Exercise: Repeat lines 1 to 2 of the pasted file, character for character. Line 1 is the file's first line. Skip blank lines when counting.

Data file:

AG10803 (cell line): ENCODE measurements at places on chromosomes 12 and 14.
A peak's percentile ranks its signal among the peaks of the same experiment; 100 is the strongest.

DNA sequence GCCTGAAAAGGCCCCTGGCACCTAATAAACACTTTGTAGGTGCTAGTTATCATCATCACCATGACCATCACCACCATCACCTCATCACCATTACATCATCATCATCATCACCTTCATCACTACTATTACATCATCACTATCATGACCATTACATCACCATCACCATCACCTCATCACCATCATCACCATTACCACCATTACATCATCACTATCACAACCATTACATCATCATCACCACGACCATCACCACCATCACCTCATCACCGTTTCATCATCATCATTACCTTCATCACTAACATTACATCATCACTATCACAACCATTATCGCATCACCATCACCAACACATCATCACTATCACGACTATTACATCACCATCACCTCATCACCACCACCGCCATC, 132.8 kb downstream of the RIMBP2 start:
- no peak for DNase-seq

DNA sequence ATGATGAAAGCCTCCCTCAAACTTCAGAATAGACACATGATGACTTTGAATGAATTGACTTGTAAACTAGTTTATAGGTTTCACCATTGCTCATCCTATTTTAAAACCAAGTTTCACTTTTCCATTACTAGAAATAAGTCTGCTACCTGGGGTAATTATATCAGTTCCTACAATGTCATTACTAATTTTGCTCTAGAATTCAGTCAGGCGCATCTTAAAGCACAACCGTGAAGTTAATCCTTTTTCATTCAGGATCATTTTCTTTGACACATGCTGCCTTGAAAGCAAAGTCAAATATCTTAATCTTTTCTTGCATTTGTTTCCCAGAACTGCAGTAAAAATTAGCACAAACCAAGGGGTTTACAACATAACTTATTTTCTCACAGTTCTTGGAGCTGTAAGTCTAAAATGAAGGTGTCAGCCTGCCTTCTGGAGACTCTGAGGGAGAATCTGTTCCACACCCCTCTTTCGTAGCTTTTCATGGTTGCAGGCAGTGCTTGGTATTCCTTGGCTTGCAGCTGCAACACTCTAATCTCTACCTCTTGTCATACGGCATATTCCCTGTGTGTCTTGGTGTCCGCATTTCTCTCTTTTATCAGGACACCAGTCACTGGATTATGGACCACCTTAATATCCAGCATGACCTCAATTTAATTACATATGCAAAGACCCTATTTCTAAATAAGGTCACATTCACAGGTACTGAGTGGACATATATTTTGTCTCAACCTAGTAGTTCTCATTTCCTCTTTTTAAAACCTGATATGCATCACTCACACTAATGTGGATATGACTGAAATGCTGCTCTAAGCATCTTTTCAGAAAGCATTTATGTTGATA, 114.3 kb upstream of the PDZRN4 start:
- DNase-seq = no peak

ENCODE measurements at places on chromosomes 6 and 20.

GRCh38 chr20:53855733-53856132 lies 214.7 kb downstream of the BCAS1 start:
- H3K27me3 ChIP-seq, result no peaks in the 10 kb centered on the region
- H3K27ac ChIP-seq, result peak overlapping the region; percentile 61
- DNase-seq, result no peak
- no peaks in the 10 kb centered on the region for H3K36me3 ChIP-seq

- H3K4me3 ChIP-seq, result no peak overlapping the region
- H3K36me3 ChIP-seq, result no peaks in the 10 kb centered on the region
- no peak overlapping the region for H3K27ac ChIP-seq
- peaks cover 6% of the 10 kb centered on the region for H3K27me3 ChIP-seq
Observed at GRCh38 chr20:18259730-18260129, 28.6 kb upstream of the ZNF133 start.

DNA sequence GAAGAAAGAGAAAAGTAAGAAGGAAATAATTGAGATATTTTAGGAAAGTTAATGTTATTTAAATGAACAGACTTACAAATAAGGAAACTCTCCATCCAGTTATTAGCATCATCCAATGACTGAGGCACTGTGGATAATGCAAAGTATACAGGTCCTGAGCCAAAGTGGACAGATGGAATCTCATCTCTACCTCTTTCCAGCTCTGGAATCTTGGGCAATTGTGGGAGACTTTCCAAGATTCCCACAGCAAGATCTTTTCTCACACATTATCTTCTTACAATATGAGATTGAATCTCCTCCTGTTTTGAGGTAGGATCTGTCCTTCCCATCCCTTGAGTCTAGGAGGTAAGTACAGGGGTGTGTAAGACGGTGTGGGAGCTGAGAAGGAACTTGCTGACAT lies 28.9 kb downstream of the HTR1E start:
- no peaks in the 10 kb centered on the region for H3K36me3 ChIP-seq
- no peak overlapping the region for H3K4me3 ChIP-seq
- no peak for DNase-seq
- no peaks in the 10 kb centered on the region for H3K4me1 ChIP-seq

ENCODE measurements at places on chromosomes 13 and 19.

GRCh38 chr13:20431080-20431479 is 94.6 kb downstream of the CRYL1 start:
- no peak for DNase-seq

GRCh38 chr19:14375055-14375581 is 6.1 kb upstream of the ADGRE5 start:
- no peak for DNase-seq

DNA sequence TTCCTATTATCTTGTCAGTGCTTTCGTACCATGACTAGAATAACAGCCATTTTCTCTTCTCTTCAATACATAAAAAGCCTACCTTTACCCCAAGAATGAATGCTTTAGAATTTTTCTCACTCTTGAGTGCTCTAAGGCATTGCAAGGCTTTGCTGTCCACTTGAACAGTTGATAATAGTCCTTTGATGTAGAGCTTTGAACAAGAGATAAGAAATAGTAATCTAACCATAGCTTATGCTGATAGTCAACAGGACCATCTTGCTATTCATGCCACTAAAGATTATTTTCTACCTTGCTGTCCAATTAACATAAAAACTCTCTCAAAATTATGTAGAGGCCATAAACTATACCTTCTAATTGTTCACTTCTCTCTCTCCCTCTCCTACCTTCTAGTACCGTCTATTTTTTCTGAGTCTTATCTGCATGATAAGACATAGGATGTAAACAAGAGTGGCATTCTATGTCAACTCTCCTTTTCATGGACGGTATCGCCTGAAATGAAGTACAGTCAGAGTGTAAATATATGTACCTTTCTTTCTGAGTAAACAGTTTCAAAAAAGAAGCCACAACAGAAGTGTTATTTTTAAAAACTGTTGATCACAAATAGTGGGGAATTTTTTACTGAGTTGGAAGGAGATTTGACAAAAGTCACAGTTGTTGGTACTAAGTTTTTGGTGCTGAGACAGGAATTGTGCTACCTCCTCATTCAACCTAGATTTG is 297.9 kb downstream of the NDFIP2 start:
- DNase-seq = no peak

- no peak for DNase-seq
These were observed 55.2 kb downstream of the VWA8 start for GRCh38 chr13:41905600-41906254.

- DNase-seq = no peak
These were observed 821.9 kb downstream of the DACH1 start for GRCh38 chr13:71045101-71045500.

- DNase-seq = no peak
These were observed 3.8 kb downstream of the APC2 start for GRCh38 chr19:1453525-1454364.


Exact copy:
AG10803 (cell line): ENCODE measurements at places on chromosomes 12 and 14.
A peak's percentile ranks its signal among the peaks of the same experiment; 100 is the strongest.